According to a study carried out by international law firm RPC, five of 21 allegations of greenwashing made to the Competition and Markets Authority (CMA) since the Green Claims Code was introduced in September 2021 related to the fashion industry.

The Code aims to stop businesses from making inaccurate or misleading claims about their (or their products’) environmental credentials.

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Complaints made about fashion brands may relate to, for example, false or misleading claims about the use of recycled materials in a clothing line, claims that the clothing is manufactured in a “sustainable” way or that buying the product will be beneficial to the environment.

In April the government confirmed its plan to give the CMA greater powers to impose sanctions on businesses found to breach consumer protection laws, including the ability to fine businesses as much as 10% of their annual global turnover.  Earlier, the government was urged to introduce standard legal definitions for sustainability in a bid to clampdown on greenwashing

Ciara Cullen, a Partner in RPC’s retail and consumer group, says: “Complaints to regulators about ‘greenwashing’ are likely to increase over the coming years in light of increasing regulatory scrutiny of green claims.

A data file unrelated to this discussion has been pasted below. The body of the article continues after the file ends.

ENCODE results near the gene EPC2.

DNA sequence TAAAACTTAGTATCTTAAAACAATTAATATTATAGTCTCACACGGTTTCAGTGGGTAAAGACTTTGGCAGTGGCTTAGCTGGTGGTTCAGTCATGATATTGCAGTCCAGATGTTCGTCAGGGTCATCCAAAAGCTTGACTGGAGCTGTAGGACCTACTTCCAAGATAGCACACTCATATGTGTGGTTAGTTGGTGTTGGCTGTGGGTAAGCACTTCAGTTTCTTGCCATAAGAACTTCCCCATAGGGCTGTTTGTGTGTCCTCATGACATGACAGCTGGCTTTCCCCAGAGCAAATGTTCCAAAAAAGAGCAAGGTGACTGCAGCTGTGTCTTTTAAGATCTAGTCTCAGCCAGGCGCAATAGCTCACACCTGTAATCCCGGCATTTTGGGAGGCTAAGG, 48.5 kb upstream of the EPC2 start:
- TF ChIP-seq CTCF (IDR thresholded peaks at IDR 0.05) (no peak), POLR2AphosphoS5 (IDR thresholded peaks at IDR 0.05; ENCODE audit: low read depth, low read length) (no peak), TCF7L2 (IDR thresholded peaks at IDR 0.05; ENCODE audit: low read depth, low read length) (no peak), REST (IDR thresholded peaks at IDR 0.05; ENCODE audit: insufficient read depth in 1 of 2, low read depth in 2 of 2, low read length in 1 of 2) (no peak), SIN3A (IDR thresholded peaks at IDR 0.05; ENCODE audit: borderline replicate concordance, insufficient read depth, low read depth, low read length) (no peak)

“We’re also seeing regulators, such as the CMA and ASA, proactively investigating specific industries – this includes the fashion sector with the CMA recently announcing its plan to ‘name and shame’ the worst greenwashing offenders amongst fast fashion brands. 

“With the CMA being granted additional enforcement powers, this will significantly increase the risk for businesses who get environmental claims wrong. Given the potential scope of penalties, it would be prudent for businesses to ensure that any green claims can be appropriately substantiated at the time they are made.

“With the US-style class actions becoming more prevalent in the UK and Europe, businesses will not only have to contend with greater regulatory scrutiny but could also find themselves having to ultimately pay out significant sums to disgruntled customers.”

RPC says in order to avoid greenwashing, businesses should comply with the principles in the Green Claims Code and ensure:

  1. Claims are truthful and accurate
  2. Claims are clear and unambiguous
  3. Claims should not omit or hide important relevant information
  4. Comparisons should be fair and meaningful
  5. Claims must relate to the full life cycle of the product or service
  6. Businesses can substantiate their claims

Earlier this month the EU Council and European Parliament reached a provisional political agreement on the corporate sustainability reporting directive (CSRD), aimed at reducing greenwashing.

The proposal aims to address shortcomings in the existing rules on disclosure of non-financial information, such as sustainability issues, environmental rights, social rights, human rights and governance, which the Council says was of insufficient quality to allow it to be properly taken into account by investors. Such shortcomings hinder the transition to a sustainable economy, says the Council.